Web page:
Beyond that, I'll be installing a rubber bed mat, to help with the echo chamber. It already has a fiberglass bed cover, but not much else in the way of sound deadening...

    Let me know if you have any other ideas...
    Last edited by More Power; 01-20-2022 at 11:06.

  5. #5
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    Post Interior details

    I've been asked a few times these past few months about the newer style dash I installed in Lil Red (1989 Chevy K1500).



    They asked whether the dash was too wide for the truck's cab interior, they asked about the HVAC (heating-venting-air conditioning) package used in my truck, and they asked about the electrical harnesses being used.

    The newer dash is wider than the original, but it fits if the door panels are modified to be as thin as possible. The above photo shows the modified 1989 door panel. Basically, the door panel is only about 1/8" thick where it fits against the new dash. I cut that section out of the original door panel and plastic welded in a piece of 1/8" ABS flat sheet to replace it. Then, the new ABS piece, once shaped to fit exactly, was covered in vinyl imitation leather, before I used an interior spray color dye (an auto paint shop mix for plastics) to get the door panels to color-match the new dash.

    The HVAC package beneath the dash and dash-mounted controller I'm using are the original 1989 units. However, if doing all this again, I'd be tempted to install a new HVAC package that matched the new dash. This way, the ducting could be easier to complete and the dash HVAC controller would be plug-n-play with both the HVAC package and the new wiring harness borrowed from the Duramax/Allison donor truck.

    Speaking of electrical harnesses... I recommend using the Duramax donor truck's electrical system harnesses. With the exception of the project truck's lighting system (head/tail/courtesy, etc) the remainder of the project truck's wiring was swapped out for the new. This actually makes the conversion easier and simpler - though you have to be committed once the original wiring system is stripped out... There's no going back... For myself, getting to the point of making the decision to strip out the original wiring cost me nearly a year. At that point in time no one (outside of GM) had converted an earlier GM truck to D/A power. Seemed like a big risk then, now I know it's not... Although, once the decision had been made, my conversion was completed and drive-able in just a few months - including the dash conversion, all of the new bodywork/paint, all new interior from carpet to headliner, intercooler fabrication/completion, a working air conditioning, custom rear posi differential, rear disc brake conversion, new custom front/rear drive-lines, and a host of other mechanical and cosmetic additions that may not be necessary for your project.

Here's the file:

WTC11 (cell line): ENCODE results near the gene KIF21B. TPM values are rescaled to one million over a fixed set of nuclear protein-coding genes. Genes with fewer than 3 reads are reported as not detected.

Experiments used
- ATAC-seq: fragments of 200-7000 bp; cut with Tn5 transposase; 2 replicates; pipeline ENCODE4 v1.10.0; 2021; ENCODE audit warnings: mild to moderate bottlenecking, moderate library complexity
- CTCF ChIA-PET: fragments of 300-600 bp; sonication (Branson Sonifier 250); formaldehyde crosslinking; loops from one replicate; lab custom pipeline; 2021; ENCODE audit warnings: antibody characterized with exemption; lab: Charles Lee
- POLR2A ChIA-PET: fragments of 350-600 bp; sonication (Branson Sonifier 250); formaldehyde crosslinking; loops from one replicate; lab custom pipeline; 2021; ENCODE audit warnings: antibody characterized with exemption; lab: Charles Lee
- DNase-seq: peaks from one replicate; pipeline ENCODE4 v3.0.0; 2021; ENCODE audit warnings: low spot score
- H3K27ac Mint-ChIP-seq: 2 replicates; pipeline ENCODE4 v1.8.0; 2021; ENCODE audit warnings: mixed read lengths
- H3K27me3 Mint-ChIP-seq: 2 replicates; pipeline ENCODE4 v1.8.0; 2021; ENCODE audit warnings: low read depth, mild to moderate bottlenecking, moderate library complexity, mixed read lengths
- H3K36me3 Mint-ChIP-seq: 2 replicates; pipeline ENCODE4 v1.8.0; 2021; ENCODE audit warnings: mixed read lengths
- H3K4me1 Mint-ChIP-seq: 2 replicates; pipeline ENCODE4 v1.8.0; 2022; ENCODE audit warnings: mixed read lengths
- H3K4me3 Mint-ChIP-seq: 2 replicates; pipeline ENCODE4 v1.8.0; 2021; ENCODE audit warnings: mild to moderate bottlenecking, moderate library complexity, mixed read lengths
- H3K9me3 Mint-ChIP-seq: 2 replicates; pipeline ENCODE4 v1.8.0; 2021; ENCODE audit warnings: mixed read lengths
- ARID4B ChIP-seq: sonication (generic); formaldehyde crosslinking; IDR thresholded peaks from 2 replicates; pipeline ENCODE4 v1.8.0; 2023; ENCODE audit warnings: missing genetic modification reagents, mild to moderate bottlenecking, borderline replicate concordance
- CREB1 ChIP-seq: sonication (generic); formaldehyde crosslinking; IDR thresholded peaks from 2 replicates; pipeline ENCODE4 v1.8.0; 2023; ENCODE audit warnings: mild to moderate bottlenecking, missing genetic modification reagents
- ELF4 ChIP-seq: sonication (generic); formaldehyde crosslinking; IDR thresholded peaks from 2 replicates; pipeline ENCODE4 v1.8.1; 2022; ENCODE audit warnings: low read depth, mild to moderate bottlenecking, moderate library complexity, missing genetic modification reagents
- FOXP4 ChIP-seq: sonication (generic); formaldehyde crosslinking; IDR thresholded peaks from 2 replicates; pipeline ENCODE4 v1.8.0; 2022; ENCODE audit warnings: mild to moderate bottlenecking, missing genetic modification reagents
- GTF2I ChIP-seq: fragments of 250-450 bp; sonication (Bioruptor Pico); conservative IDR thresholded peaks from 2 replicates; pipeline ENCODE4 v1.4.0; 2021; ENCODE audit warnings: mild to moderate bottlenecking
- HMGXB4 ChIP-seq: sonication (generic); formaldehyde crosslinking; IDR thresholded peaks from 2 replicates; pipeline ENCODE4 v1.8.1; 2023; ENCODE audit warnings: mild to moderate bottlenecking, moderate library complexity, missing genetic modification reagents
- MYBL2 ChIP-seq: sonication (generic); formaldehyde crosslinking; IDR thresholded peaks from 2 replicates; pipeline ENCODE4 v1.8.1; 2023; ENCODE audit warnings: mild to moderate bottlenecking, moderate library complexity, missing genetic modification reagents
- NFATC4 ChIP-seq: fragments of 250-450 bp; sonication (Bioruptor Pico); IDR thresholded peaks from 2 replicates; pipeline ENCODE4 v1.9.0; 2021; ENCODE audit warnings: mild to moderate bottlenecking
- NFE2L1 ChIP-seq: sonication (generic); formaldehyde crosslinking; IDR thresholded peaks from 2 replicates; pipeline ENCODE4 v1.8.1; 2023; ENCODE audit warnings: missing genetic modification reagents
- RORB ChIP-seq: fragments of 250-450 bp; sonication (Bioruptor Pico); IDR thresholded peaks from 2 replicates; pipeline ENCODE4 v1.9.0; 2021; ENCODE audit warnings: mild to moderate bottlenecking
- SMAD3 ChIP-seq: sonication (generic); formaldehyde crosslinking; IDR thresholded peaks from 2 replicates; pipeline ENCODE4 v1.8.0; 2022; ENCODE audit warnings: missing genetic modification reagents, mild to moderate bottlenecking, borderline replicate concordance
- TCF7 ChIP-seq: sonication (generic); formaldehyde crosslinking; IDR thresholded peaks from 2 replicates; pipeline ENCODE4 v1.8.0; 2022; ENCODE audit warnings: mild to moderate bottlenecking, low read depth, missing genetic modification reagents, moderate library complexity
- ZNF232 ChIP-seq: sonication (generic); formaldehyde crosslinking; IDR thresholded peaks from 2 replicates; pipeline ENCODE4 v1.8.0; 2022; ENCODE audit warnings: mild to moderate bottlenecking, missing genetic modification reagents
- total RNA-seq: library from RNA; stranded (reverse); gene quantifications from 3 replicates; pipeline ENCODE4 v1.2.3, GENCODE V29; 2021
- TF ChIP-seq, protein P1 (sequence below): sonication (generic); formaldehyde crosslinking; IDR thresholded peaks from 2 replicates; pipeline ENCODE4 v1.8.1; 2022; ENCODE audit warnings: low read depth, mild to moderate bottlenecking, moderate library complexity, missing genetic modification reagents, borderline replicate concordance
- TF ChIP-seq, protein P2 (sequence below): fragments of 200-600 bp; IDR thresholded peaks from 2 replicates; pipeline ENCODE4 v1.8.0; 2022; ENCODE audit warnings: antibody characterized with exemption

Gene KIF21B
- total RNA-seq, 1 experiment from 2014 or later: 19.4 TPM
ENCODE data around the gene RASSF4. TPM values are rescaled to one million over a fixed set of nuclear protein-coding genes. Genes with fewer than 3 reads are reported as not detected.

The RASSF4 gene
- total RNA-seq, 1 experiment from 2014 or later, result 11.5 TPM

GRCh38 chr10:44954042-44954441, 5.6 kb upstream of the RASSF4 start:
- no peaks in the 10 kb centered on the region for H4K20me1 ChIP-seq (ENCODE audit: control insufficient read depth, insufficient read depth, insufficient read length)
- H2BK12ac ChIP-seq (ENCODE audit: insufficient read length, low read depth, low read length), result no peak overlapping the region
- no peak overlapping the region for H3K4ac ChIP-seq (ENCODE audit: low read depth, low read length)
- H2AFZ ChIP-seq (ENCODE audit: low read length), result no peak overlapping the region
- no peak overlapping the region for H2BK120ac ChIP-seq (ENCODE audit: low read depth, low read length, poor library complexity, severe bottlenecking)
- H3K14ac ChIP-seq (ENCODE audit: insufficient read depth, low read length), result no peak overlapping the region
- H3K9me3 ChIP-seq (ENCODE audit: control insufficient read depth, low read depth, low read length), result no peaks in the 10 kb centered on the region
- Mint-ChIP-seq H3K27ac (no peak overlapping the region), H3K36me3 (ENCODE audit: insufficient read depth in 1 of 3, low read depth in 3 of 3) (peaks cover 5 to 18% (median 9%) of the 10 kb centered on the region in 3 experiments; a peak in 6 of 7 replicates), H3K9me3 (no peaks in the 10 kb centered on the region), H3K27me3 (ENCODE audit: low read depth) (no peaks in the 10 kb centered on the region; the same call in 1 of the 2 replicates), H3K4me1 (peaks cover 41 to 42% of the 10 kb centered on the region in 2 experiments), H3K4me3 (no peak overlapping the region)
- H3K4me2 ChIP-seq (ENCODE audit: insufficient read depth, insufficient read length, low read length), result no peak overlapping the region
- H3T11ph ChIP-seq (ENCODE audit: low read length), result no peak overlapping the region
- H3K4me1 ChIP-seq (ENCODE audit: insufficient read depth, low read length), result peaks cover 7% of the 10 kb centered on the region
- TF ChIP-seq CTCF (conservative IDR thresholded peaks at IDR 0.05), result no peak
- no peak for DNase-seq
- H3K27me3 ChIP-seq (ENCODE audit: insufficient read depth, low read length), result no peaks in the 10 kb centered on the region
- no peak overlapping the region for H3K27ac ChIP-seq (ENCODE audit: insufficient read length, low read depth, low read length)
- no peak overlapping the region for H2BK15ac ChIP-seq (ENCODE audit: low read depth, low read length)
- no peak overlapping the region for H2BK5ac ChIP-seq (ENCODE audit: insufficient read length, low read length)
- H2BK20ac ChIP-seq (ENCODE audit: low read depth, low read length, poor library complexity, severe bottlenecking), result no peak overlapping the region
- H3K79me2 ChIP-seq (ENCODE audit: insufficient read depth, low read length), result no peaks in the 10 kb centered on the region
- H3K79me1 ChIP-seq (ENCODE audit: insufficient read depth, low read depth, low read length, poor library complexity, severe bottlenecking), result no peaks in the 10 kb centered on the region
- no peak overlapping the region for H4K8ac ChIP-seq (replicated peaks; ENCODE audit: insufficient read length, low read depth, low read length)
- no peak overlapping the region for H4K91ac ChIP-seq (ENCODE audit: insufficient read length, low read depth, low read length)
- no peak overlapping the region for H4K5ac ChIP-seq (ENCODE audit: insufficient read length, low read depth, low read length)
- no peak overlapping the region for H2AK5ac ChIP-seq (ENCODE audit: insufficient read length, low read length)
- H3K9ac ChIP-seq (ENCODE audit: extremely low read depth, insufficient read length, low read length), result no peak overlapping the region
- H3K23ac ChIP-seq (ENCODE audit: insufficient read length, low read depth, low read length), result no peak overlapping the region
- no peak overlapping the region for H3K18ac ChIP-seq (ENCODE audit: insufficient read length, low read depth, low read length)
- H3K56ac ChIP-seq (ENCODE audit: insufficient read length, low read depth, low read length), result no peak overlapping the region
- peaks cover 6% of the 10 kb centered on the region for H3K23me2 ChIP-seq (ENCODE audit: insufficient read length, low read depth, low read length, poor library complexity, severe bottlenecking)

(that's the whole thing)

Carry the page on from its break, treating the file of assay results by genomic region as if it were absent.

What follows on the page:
All that said, I ask that those planning a conversion consider retaining their own project truck's original dash and HVAC package, and just modify the truck's original instrument gauge panel surround to accept the newer instrument panel gauge cluster from the Duramax donor - and install the modified Duramax donor's steering column. This simplifies the total conversion. I found that installing the new dash doubled the time it took to complete the conversion in my truck. You have to be committed and you need to accurately assess your skill level if you decide to swap the dash.



    However, in all of the car shows and diesel events I've attended with this truck, I will say that I'm surprised that the newer style dash usually draws more attention/comments than does the clean OE appearance of the Duramax under the hood. Not sure what to make of that... A typical car audio shop should be able to help you create a new gauge panel surround if you need help doing that part - this is what they do for custom speaker installations, etc.

    The dash install and the other items mentioned here are covered in the Duramax Conversion Guide.
    Last edited by More Power; Yesterday at 21:09.